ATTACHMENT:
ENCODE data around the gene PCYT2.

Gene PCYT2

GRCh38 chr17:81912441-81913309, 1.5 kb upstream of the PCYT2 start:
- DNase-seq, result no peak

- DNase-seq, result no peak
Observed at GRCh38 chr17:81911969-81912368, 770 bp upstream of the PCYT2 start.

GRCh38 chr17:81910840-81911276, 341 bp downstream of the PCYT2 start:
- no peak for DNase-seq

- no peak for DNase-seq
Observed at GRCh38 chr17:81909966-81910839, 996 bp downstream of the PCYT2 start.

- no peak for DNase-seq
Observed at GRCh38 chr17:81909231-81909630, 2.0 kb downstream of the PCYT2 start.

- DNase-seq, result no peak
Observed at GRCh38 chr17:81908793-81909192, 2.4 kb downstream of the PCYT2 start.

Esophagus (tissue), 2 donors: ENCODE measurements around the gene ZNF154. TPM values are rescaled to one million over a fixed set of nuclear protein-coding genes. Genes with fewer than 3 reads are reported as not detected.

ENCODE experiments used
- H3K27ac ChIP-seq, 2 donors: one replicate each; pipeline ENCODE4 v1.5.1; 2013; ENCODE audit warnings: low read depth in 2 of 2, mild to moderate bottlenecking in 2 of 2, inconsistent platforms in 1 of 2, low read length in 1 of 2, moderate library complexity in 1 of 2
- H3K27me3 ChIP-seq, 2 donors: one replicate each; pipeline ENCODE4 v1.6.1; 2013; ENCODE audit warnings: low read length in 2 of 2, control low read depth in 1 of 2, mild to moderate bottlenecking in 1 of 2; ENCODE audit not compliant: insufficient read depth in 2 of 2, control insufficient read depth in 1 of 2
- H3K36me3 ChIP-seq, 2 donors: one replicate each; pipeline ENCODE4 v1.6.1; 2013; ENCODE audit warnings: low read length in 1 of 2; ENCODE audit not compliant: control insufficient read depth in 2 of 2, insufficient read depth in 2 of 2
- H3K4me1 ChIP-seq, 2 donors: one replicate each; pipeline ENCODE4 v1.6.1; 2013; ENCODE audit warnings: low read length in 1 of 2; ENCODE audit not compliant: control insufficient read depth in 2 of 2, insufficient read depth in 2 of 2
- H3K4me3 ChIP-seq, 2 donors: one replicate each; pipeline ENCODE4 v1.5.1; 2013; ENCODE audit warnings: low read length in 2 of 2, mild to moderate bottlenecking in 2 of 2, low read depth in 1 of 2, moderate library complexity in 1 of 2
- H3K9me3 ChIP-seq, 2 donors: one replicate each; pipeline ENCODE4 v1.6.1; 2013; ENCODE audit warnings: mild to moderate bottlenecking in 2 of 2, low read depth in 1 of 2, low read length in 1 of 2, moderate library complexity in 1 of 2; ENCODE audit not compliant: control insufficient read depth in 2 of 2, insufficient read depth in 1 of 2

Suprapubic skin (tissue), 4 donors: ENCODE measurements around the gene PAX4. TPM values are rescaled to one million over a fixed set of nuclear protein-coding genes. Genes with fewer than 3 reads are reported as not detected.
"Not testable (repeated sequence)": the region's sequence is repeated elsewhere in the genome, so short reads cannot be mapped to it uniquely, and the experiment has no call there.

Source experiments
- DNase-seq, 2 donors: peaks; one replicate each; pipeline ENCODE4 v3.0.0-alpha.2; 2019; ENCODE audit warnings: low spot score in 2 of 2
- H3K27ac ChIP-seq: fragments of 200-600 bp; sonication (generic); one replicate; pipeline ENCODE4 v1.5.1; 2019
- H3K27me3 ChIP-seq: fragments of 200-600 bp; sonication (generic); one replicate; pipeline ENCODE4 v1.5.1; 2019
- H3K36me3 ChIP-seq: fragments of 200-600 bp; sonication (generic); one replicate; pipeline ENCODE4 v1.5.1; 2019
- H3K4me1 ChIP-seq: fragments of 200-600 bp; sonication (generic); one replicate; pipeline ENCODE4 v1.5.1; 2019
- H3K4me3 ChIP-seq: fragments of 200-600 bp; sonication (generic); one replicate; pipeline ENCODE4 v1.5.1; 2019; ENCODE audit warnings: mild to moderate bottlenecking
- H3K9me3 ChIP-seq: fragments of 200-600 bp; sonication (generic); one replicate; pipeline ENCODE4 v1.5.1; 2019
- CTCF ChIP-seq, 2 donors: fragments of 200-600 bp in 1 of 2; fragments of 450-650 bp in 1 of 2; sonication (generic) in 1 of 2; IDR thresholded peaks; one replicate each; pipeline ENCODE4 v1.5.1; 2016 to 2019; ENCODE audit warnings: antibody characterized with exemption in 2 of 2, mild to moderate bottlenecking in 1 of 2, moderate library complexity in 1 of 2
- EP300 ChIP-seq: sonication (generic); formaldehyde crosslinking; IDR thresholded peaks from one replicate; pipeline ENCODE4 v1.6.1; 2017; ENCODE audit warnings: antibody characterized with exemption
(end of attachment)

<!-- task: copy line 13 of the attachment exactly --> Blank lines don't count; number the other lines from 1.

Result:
- DNase-seq, result no peak